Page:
She Applies Business Best Practices to Nonprofit WorldSaturday, June 16, 2012
Nancy Nygren helps girls strive toward leadership roles and rewarding lives, drawing on her own experience and observations of the challenges for women in the business world.
“That’s a big part of why I’m leading this nonprofit, because I want all girls to be instilled with the confidence that they can achieve whatever dreams they have,” said Nygren, chief executive of Irvine nonprofit youth organization Girl Scouts of Orange County.
Nygren was one of five local businesswomen honored at the Business Journal’s 18th annual Women in Business Awards luncheon June 5 at the Hyatt Regency Irvine (see related stories, pages 1, 6, 7, 8).
Girl Scouts of Orange County provides leadership development for more than 23,000 members from kindergarten through 12th grade. The organization is aided by 15,000 volunteers and is completely reliant on private funding.
Nygren oversees a staff of 65 people in the group’s Irvine Spectrum-area office.
“I think it’s extremely important that our staff, organization and our volunteers model the kind of leadership that the program is trying to instill into the girls,” Nygren said. “Everything we do, I look for it to be a positive role model.”
The council is a collaborative organization, and her role as the leader is to “lead both from the front and the rear depending on the need at the time,” she said.
Nygren added there was some resistance to certain organizational shifts she put into place.
“I was bringing a lot of change to the organization, and not everybody’s comfortable with change,” she said. “I embrace change, [so] to some degree I’m attracting a different kind of person [to the council].”
Nygren came to the organization in 2005 with a vision that nonprofit organizations must embrace and integrate corporate best practices in order to thrive. She replaced Jeanie Burns, who retired.
Nygren previously was chief executive of the Naval Training Center Foundation, a San Diego organization that redeveloped 30 acres of a decommissioned Naval Training Center into an arts and cultural center.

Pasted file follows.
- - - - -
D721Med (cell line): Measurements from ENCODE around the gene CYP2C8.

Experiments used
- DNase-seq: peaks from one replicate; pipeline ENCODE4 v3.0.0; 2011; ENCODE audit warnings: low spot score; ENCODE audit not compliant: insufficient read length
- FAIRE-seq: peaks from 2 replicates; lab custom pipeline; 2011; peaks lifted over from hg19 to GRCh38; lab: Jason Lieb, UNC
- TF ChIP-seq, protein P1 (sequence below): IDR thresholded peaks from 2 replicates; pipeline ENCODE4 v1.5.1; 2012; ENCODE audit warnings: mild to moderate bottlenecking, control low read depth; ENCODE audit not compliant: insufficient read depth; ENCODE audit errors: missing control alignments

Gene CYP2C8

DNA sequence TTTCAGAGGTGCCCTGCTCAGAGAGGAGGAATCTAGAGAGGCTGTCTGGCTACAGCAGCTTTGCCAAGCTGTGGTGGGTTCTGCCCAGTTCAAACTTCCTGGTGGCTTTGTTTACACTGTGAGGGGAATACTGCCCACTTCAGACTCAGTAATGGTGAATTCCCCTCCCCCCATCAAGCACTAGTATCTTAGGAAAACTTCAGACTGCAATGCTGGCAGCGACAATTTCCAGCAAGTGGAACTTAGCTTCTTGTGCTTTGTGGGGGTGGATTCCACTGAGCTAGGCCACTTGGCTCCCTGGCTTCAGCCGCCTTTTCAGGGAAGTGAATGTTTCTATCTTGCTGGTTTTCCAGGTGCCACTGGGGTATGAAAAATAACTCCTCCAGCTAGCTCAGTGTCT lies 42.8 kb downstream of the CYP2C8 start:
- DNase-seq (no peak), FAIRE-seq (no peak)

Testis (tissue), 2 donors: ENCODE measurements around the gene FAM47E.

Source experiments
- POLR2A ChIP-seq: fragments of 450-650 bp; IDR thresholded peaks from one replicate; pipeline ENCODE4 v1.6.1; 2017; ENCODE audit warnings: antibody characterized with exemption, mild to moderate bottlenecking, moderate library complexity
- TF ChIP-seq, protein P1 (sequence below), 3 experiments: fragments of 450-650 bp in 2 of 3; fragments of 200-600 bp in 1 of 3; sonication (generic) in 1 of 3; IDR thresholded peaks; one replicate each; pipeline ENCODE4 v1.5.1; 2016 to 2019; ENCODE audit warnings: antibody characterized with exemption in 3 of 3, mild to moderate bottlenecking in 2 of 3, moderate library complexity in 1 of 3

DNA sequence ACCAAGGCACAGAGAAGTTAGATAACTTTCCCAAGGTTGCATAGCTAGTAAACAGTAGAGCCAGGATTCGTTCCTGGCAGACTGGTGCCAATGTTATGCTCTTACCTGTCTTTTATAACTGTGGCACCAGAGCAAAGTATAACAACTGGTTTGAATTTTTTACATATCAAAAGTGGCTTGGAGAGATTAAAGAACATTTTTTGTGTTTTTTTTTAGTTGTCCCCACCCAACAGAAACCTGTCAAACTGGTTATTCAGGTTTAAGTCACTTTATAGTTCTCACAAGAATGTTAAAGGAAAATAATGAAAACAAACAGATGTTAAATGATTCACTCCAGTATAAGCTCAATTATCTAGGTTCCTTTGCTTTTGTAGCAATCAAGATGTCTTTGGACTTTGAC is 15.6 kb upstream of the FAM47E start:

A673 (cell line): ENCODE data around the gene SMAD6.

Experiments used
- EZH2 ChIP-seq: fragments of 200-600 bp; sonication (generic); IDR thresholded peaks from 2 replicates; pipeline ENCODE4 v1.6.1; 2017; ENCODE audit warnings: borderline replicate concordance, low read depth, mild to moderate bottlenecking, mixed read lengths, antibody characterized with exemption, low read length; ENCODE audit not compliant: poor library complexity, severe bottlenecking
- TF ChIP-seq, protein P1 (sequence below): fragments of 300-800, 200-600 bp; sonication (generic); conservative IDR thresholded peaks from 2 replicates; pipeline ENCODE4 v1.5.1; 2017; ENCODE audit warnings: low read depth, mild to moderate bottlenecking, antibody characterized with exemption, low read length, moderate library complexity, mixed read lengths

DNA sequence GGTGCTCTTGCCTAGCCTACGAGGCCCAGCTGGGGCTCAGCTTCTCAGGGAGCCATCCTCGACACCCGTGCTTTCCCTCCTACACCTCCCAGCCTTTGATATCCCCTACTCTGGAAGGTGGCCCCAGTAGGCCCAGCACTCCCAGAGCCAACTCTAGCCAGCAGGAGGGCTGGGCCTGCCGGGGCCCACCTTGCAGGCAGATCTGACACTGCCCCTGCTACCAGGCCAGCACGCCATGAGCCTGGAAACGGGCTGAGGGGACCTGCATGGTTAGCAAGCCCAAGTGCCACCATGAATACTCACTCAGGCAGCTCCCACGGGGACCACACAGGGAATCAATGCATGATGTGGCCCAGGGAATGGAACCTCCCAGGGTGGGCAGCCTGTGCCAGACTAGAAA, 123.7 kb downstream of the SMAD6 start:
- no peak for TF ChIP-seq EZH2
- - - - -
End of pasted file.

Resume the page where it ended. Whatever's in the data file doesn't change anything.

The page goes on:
The Florida native got her nonprofit career started by helping lead an effort to build the Ocean Journey aquarium in Denver.
“I had been in the aerospace industry, managing large defense projects prior to that, and I was looking for my passion,” Nygren said.
She eventually found Bill Fleming and Judy Petersen Fleming, animal trainers by background who were trying to get a big nonprofit aquarium built.
“And being a Florida girl, I jumped right in there and said, ‘I’ve got some business experience; I can do the business half of this,’ ” Nygren recalled.
The $93 million Ocean Journey opened in 1999. Today it is known as Downtown Aquarium and is owned and operated by Houston-based Landry’s Restaurants Inc., which bought it out of bankruptcy in 2003.
Nygren, who holds a degree in mathematics and computer science from Florida State University, worked in the aerospace industry prior to taking on the Ocean Journey job.
“The good news was that I brought a lot of transferable skills from the aerospace industry,” she said.
Those included financial skills, working with and developing multifaceted business teams and business development.
“I understood through business development in the aerospace industry how to pitch and sell yourself,” Nygren said. “So that is what I used to take me into the fund development arena.”